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Bipolar Depression Management Tips

Bipolar Depression treatment tips and tools. Learn how to manage your symptoms of Bipolar Depression.

Bipolar Depression treatment tips and tools. Learn how to manage your symptoms of Bipolar Depression.

The secret to managing Bipolar Depression follows the same three steps I used to explain the differences between depression and bipolar depression.

  1. Mania must be managed and prevented
  2. Medications must address the myriad of symptoms that often accompany this kind of depression
  3. Management must include specific mood swing management, help from family and friends and a stable health care team

My articles on HealthyPlace.com on Depression and Bipolar and my books (Take Charge of Bipolar Disorder, Loving Someone with Bipolar Disorder: Understanding and Helping Your Partner, and Get it Done When You're Depressed) offer an in-depth treatment plan for Depression and Bipolar Disorder, as well as a detailed explanation of the medications used to treat each.

Lifestyle Changes to Successfully Manage Bipolar Depression

There are many inexpensive ways a person can successfully manage their moods. When the following ideas are combined with the right medications, success is often much easier than expected and lifelong. Before you get too overwhelmed with all of the information in this article, remember that this is an overview of the two depressions! Taking the time to learn about and manage Bipolar Depression may be overwhelming and possibly scary now, but it makes life a lot easier in the future!

After over ten years of managing chronic Bipolar Depression - seven of them without finding the right medication - I've found there are areas I can change that lead to immediate symptom reduction and, in many cases, actually prevent Bipolar Depression in general. In turn, it significantly lessens my other bipolar disorder symptoms including mania, psychosis and anxiety.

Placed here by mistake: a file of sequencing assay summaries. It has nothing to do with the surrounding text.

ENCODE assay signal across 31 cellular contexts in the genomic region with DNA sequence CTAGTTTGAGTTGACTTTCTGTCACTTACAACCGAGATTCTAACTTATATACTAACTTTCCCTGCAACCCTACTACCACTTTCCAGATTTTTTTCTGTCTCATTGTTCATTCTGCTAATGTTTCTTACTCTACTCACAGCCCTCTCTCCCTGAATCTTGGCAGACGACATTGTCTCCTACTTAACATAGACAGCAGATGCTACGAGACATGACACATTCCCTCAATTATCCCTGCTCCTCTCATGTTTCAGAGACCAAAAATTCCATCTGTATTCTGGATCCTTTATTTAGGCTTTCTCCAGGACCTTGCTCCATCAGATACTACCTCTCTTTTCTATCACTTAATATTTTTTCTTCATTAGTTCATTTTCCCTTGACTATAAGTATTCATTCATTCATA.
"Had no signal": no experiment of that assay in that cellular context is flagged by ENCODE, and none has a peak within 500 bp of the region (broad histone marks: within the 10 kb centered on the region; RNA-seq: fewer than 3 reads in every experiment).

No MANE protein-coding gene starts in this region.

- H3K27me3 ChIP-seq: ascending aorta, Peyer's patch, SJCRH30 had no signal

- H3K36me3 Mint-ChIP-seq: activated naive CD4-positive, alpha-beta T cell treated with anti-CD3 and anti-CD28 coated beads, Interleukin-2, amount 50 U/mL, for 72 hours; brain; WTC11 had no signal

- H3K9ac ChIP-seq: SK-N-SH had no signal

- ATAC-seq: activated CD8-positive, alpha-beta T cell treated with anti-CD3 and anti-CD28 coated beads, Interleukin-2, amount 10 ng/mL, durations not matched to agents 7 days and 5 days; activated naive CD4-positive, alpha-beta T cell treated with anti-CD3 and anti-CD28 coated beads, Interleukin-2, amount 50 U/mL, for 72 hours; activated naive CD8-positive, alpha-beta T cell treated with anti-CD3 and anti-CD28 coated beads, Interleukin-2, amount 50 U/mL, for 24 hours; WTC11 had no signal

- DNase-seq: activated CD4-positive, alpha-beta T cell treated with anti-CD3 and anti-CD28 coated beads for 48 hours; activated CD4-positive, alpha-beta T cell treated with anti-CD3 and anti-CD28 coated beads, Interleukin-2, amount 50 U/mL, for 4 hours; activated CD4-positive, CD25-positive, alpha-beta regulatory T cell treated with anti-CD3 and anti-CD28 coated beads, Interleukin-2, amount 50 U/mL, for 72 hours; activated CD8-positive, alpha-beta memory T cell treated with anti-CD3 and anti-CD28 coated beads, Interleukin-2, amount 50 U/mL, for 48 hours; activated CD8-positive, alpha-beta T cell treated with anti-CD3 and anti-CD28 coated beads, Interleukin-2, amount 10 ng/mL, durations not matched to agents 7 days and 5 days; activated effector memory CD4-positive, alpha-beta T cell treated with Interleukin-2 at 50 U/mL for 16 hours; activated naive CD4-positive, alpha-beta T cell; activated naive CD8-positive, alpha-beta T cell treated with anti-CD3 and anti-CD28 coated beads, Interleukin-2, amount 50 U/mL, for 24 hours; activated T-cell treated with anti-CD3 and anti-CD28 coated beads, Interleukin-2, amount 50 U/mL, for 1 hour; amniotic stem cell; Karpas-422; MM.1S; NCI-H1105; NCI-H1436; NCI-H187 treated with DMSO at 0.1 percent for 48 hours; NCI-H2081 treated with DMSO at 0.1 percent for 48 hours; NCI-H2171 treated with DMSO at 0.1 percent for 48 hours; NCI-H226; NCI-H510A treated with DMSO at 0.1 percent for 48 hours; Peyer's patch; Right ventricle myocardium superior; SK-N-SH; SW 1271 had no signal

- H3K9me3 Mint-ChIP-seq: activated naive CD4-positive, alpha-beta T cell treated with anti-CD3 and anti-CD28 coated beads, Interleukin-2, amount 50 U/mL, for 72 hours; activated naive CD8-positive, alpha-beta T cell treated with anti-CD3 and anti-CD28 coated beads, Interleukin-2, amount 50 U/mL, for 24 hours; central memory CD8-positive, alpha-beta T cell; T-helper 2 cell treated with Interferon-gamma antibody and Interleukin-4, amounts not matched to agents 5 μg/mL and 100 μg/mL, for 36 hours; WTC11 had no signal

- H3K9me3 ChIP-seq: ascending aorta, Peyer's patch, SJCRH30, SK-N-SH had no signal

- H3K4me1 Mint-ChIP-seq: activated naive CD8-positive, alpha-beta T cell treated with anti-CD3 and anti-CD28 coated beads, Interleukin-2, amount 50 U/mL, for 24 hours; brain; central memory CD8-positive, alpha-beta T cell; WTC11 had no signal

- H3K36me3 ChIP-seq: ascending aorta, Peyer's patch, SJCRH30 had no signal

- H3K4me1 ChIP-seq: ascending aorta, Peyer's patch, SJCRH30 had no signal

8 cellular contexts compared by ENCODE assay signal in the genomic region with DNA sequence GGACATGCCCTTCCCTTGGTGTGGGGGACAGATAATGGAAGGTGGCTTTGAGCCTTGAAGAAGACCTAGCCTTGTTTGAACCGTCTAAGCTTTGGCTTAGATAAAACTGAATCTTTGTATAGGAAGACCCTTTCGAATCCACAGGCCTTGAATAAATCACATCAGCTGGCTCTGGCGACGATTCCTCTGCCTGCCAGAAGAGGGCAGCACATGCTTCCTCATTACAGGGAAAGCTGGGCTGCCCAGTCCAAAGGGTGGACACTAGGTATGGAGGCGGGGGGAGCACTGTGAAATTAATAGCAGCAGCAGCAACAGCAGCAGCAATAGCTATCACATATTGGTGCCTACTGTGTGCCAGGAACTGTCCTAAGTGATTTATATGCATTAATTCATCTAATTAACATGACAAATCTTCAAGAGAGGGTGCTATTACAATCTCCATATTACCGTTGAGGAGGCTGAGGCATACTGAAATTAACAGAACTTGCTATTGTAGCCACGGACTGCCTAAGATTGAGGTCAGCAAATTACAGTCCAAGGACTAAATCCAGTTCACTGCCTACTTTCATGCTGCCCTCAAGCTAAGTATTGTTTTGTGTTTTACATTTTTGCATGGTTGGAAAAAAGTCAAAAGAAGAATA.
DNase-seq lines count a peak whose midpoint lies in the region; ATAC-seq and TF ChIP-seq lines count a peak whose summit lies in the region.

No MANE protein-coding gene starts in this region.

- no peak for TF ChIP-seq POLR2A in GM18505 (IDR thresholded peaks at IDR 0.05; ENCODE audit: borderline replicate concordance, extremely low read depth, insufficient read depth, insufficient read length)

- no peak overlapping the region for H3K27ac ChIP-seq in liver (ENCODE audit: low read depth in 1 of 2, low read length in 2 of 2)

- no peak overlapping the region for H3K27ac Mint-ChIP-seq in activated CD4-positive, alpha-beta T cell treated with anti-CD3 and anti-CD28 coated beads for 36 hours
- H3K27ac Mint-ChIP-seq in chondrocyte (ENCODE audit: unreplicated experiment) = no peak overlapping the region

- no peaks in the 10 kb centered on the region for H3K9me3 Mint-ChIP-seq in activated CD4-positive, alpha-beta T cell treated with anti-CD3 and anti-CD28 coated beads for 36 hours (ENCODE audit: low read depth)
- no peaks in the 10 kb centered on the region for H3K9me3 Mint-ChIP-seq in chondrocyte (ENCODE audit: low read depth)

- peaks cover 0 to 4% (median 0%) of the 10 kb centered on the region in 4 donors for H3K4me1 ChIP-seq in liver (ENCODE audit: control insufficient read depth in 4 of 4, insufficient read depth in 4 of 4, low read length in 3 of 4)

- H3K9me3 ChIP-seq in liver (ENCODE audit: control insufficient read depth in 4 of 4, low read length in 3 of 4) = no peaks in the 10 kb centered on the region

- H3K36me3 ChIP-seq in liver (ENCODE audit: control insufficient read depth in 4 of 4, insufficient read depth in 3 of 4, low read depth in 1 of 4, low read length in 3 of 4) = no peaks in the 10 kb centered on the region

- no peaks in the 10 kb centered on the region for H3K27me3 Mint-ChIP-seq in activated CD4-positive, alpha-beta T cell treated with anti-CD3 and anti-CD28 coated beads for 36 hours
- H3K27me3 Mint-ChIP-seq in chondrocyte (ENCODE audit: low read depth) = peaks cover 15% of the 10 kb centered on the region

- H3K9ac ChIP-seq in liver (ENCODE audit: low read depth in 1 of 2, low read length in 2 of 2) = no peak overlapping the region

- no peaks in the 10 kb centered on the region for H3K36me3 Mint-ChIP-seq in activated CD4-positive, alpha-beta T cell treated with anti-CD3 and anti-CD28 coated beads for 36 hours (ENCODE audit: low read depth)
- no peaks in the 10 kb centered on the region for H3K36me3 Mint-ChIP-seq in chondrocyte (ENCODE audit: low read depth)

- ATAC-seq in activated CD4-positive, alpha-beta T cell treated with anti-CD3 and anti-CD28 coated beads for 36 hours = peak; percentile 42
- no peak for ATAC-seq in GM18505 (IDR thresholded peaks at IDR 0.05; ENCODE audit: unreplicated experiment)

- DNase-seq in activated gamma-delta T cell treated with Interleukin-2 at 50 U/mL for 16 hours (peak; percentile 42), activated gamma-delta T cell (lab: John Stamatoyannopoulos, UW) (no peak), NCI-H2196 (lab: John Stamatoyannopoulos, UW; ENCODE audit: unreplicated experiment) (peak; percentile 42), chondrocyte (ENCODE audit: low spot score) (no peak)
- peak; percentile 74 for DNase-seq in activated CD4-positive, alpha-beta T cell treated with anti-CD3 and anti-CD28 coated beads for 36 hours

Tips to Manage Bipolar Depression

Relationships: Outside of medications, the best way to manage Bipolar Depression is to manage your relationships. The author W. Clement Stone said,

"Be careful the environment you choose for it will shape you; be careful the friends you choose for you will become like them."

I have found this to be very true. Moods are often directly related to the people you let in your life. Especially romantic relationships! If there is stress in any relationship, it can lead to depression. If you are already depressed, your symptoms can lead you to choose the wrong relationship and stay longer than you should. Assess the people in your life.

  • Who understands depression and offers love and support?
  • What relationships currently in your life lead you to depression and what do you want to do about it?

I know that contentious relationships not only cause depression in my life, but they can also lead to other symptoms such as anxiety and psychosis. Positive relationships are a reflection of your self confidence and the first step to loving relationships is to improve, or possibly (and always gently) end, the ones that cause you pain. This requires a lot of self-reflection and possibly discussions with the person you feel is causing you pain, but ultimately, if you really want to find stability, your relationships need to be stable as well.

Finding a Purpose: BIPOLAR Depression is very good at taking away a sense of purpose. This can be especially devastating after a manic episode that made everything seem full of purpose!

It's essential that you determine your purpose in life when you're not depressed so that you can use this information when you go down. You may have to search far and wide for your purpose, but it's in there.